Bottom Line Up Front: A recent decision by the Armed Services Board of Contract Appeals (“ASBCA”) clearly demonstrates that federal contractors will lose (or the very least put at risk) their legitimate claims for payment or extra costs when they commit fraud on a federal contract, even when the claims for payment or extra costs are not related to the actual fraud. 

In the recent case of Laguna Construction Company (“Laguna”) v. United States, the contractor received 16 different cost-reimbursable task orders to perform work in Iraq as part of ongoing military operations.  At some point during the performance of these task orders, several Laguna employees arranged for, and began to accept, kickbacks from subcontractors who were seeking future subcontracts (or faster subcontract payments from Laguna).  The Laguna employees, including a project manager and a vice president, were ultimately investigated and prosecuted for their fraudulent actions under the contract.

While the criminal investigation was ongoing, the Department of Defense rejected Laguna’s submission of 14 invoices for payment of legitimately completed work under numerous task orders.  These invoices totaled about $ 3 million.  The ASBCA upheld the Government’s refusal to pay these non-tainted invoices based on the fraudulent actions of Laguna’s employees.  The ASBCA found Laguna’s kickbacks violated the “well settled principle of antecedent breach” and that this material breach of the underlying contract excused the Government from paying Laguna for any remaining invoices – even where those invoices were not tainted by fraud or wrongdoing.

Such a result leads to incredible liability for contractors where non-tainted claims for payment under different task orders are subject to forfeiture for unrelated fraud.  A sole kickback or false claim under one task order could be found, like that in Laguna, to breach the entire contract for failure to perform in good faith and fair dealing and excuse the Government from paying a contractor.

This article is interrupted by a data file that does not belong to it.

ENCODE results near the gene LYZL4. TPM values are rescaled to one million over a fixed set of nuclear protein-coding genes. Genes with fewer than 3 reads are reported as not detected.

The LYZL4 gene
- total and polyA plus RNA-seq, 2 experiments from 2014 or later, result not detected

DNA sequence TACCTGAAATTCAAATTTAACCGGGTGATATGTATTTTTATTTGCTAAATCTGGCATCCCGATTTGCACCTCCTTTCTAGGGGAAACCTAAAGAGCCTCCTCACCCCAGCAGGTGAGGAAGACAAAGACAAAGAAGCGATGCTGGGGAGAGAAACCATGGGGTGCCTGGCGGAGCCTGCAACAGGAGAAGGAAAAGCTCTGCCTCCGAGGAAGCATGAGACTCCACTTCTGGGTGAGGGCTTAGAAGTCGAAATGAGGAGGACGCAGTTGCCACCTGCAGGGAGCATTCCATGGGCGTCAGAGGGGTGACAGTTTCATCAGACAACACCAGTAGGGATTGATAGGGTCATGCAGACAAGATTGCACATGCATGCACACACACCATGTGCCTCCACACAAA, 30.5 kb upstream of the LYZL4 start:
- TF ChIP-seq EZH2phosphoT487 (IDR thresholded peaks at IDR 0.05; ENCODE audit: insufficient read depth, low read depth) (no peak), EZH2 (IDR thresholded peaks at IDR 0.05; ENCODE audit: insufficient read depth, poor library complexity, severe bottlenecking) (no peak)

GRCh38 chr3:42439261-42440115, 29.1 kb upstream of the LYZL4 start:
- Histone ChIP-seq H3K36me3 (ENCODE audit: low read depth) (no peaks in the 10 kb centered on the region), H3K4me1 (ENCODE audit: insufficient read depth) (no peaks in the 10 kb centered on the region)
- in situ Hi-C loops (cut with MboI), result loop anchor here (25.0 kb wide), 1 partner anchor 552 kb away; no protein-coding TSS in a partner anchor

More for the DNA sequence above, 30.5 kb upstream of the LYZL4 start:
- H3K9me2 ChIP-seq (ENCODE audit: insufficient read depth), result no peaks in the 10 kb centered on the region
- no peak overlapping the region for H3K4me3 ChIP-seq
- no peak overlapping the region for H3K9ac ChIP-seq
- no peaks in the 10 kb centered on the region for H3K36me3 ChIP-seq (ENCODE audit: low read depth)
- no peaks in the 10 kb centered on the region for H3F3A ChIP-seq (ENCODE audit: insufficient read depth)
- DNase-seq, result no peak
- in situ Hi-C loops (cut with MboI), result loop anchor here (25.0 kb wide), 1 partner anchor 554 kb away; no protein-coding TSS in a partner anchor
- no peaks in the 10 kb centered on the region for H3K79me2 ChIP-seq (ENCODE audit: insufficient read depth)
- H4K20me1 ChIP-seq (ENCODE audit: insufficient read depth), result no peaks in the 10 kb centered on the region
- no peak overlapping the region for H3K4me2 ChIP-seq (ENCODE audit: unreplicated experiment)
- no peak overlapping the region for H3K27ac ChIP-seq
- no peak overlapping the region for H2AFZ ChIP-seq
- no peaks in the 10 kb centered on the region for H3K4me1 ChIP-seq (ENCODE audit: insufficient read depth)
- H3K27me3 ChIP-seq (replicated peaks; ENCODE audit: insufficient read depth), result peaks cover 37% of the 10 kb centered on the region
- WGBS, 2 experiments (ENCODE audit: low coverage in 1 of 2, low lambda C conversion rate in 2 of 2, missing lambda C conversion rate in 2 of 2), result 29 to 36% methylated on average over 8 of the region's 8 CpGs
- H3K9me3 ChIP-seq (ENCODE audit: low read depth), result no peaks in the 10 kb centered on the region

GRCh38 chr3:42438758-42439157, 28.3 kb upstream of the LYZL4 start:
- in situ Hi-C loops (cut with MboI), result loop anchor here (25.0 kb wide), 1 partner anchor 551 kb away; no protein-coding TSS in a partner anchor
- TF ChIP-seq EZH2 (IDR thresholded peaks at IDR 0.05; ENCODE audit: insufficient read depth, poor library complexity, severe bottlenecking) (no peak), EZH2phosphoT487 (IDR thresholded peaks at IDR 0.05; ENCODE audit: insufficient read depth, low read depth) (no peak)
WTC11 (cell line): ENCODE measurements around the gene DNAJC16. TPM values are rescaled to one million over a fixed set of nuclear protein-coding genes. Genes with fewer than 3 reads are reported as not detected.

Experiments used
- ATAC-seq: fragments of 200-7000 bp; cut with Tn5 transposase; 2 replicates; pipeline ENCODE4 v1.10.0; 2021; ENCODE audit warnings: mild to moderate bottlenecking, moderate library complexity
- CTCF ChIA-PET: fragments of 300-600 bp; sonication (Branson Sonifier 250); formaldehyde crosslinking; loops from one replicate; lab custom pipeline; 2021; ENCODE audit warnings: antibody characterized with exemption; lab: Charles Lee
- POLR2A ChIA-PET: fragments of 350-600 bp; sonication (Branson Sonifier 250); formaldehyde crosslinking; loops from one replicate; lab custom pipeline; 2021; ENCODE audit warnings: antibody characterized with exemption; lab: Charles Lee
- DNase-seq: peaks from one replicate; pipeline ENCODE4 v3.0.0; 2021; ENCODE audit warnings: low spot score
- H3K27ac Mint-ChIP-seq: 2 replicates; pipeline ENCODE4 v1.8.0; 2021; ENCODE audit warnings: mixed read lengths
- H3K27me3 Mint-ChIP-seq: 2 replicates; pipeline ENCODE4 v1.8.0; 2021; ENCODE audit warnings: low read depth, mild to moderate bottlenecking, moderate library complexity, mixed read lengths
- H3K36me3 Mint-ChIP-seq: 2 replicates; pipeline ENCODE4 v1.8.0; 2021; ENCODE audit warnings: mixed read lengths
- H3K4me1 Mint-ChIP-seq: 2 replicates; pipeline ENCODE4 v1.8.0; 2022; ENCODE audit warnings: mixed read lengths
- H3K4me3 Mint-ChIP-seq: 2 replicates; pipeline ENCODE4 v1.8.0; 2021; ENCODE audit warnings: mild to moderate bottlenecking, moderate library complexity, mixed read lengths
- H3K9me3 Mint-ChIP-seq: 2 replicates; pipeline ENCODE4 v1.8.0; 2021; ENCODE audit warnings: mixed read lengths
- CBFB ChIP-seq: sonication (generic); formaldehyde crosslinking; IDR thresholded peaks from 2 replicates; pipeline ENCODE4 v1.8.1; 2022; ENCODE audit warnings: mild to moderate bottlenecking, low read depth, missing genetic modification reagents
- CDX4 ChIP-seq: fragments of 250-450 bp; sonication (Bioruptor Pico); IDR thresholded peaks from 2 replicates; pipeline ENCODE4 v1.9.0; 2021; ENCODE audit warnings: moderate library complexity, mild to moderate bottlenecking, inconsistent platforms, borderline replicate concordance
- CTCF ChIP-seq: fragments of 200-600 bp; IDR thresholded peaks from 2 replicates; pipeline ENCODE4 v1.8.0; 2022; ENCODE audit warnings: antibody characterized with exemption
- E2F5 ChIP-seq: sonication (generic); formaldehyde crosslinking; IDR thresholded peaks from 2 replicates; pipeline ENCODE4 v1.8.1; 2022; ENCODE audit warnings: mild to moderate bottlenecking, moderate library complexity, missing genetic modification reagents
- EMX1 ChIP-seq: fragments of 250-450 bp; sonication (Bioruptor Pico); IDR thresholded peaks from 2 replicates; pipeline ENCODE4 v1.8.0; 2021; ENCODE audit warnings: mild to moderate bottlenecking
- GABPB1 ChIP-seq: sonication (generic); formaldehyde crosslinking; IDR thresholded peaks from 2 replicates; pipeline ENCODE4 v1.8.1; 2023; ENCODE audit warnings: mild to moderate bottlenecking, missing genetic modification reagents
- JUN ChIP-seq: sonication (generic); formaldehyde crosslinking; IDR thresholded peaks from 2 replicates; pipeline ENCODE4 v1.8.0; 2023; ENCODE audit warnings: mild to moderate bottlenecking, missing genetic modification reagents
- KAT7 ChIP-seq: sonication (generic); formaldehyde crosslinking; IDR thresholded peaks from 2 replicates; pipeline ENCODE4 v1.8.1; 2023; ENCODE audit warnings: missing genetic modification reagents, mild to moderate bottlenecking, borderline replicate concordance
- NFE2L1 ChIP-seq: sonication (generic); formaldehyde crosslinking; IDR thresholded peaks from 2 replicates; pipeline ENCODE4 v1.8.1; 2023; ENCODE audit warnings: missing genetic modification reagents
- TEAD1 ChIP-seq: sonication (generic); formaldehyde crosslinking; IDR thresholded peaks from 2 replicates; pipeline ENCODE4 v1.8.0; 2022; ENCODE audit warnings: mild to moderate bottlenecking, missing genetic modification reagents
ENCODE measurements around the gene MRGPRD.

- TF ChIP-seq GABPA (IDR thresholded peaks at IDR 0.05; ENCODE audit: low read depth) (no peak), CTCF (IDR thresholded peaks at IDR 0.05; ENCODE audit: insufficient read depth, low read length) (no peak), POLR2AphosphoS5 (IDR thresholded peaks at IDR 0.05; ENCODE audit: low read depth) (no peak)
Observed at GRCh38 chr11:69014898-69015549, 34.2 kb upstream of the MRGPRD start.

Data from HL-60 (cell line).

It is unlikely that a contractor will be able to limit its liability by claiming that the false claim or kickback was made by a “rogue” employee.  In Laguna, the ASBCA found the actions of the employees were imputed to the contractor (i.e. were transferred from the employees to the contractor) since the contractor had selected the individuals to carry on its business in obtaining and performing the task orders.  In sum, contractors are liable for the acts of their employees, to include fraud, even when the contractor has no knowledge of the actual fraud. 

Lesson Learned: The Laguna holding is just the latest iteration of fraud-based liability for contractors doing business with the federal government.  The best defense to such employee-caused fraud is to implement and apply a robust ethical compliance program to ensure that employees are well educated on what they can and cannot do, and to ensure that checks and balances are put in place to identify and mitigate any fraud that may occur. 

Doug Hibshman is a partner in Fox Rothschild LLP’s Federal Government Contracts and Procurement, Construction, and Infrastructure Practice Groups in Washington, DC, and routinely represents federal contractors on False Claims Act prevention, compliance, mitigation, and defense matters.